The Injured Jockeys Fund was founded following two devastating accidents at Aintree Racecourse in the 1960s. Firstly that of jockey Tim Brookshaw, and then four months later Paddy Farrell in the 1964 Grand National, both of which resulted in severe paralysis.
The Fund helps any rider who holds, or has held, a Professional or Amateur licence issued by the British Horseracing Authority, including any spouse, partner, child or dependant they may have. Since it was founded, it has helped over 1,000 jockeys and their families, contributing more than £18 million, and providing support at many levels including physio, strength and conditioning, nutritional advice, sports psychology and general pastoral care.
It provides much of this support through its three rehabilitation and fitness centres. The most recent, Peter O’Sullevan House in Newmarket, Suffolk, opened on 12 August this year and, located next to the British Racing School, and will offer state-of-the-art facilities including physio treatment rooms, a hydrotherapy pool, and a gym.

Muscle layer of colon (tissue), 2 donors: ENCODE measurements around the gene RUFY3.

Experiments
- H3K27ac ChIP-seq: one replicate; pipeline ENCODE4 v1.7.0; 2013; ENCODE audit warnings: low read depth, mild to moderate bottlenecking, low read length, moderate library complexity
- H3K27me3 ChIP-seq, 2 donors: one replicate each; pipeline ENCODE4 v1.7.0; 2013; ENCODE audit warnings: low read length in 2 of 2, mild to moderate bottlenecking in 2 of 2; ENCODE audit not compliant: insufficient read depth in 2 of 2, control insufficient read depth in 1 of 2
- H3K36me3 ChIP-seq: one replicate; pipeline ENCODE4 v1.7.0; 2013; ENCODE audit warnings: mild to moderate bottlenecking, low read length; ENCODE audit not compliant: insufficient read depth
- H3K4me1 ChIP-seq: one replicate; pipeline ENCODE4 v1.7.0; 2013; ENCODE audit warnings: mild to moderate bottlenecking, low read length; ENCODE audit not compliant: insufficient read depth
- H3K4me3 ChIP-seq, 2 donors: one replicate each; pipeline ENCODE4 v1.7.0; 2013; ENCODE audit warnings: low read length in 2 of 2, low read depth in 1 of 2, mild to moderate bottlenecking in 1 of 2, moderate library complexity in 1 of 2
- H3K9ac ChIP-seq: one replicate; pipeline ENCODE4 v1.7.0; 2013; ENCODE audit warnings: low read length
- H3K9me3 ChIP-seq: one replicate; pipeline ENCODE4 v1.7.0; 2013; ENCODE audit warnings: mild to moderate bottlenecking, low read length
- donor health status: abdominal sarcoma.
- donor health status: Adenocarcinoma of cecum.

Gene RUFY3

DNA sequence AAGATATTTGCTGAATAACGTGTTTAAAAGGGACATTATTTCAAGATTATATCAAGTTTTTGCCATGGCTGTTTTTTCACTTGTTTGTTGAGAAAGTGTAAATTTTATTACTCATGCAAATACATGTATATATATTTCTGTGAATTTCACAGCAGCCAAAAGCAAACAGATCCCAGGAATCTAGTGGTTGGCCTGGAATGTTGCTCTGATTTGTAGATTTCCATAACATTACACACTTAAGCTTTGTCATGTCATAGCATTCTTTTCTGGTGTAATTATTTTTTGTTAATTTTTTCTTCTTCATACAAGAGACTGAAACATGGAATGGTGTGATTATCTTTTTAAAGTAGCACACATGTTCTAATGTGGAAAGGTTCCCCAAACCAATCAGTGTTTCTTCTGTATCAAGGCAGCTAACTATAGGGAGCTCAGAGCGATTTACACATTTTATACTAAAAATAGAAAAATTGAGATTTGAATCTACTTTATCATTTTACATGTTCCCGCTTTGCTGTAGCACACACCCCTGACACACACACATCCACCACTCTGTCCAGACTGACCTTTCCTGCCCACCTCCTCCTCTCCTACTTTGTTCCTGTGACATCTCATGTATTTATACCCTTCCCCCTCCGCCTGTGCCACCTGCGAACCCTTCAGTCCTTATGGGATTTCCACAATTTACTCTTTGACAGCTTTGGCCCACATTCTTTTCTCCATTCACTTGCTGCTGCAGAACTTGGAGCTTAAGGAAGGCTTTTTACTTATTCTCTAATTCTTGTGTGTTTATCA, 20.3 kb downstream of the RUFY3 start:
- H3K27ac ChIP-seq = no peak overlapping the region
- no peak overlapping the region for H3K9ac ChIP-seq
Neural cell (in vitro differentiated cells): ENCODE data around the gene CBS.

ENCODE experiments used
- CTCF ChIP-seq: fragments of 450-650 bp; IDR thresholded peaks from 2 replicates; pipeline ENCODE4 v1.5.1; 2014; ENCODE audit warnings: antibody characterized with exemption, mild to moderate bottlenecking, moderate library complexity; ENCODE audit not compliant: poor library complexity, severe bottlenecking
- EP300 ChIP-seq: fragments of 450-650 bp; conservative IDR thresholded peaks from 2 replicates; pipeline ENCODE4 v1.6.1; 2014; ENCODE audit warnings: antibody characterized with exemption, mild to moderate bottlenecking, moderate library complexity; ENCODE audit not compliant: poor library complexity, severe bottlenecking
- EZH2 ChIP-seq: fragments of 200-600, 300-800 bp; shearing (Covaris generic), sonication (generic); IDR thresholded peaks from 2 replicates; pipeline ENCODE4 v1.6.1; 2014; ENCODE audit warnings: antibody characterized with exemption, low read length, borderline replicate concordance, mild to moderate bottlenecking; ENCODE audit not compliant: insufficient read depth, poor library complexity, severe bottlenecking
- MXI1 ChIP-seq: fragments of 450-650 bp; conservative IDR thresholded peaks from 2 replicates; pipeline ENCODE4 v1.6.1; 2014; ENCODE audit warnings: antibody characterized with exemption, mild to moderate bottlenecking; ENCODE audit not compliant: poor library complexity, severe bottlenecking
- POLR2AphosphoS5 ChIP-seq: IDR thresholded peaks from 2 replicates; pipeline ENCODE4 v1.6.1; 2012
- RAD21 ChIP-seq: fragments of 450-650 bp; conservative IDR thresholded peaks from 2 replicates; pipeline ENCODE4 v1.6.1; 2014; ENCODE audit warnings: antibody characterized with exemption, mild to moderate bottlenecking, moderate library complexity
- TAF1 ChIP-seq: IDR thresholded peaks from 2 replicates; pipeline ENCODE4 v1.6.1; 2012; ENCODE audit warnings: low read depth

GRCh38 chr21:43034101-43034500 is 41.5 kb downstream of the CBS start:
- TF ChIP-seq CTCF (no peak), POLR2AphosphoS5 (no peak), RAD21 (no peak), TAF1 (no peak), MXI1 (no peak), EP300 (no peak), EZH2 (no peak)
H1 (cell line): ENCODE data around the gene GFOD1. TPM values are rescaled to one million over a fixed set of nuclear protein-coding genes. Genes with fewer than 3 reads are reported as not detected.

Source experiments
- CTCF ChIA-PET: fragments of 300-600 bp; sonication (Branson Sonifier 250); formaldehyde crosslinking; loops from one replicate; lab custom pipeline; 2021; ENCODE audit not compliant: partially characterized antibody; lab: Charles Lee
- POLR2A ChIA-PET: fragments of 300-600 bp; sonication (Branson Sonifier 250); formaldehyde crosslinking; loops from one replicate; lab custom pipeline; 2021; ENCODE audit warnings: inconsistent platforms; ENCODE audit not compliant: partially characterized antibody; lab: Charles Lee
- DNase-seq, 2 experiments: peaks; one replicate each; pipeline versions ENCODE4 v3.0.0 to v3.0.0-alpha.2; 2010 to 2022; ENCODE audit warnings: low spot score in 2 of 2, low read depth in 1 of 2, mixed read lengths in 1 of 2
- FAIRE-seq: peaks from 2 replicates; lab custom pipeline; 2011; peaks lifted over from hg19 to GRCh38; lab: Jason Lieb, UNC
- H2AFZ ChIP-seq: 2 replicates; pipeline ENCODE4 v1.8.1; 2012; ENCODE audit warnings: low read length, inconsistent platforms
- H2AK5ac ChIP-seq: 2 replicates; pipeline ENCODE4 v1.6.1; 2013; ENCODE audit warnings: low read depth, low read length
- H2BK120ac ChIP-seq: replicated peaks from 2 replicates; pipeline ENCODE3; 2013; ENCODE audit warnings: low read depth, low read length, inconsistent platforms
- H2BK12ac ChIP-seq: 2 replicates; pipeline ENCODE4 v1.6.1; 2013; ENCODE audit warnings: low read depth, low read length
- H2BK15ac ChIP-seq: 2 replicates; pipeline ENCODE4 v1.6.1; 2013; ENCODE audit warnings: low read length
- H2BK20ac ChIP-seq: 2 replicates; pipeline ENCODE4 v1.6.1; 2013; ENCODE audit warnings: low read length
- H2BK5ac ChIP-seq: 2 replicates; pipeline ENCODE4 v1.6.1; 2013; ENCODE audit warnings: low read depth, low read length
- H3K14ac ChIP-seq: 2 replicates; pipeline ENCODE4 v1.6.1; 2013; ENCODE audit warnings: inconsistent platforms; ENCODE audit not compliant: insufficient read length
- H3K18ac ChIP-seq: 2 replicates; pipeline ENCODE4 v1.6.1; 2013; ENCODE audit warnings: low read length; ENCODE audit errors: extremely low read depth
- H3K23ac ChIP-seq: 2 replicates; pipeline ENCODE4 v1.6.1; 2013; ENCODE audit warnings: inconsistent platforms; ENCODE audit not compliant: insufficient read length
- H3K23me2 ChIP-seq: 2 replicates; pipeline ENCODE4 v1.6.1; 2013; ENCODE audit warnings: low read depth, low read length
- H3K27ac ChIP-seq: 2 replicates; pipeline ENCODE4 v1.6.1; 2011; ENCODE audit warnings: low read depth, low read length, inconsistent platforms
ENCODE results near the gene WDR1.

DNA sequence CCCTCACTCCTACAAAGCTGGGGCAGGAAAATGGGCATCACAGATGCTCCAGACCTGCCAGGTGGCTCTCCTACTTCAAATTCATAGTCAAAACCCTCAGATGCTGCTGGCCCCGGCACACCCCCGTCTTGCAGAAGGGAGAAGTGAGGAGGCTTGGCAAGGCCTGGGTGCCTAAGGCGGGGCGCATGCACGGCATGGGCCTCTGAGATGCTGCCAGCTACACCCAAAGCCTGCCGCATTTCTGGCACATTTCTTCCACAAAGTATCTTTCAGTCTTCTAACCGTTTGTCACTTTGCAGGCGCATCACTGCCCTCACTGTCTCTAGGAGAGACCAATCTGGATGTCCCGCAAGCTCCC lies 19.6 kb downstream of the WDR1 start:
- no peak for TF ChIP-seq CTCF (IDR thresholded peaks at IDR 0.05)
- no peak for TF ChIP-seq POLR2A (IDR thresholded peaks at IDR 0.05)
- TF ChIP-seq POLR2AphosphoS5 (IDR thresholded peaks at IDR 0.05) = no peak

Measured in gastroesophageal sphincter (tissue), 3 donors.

To raise the sizeable amount needed to develop Peter O’Sullevan House, named after the well-known ‘Voice of Racing’ commentator, the charity launched a successful fundraising campaign, and to show its gratitude to its supporters and benefactors, recently launched an Online Book listing each one.
As well as donors’ names, the book also explains the Fund’s history, and contains information on the project. Pictures include one of the centre, as well as of a sculpture created by artist Tom Hill from 800 horseshoes, each one holding the name of a member of the public who donated £100 or more.
You can take a look at the book here.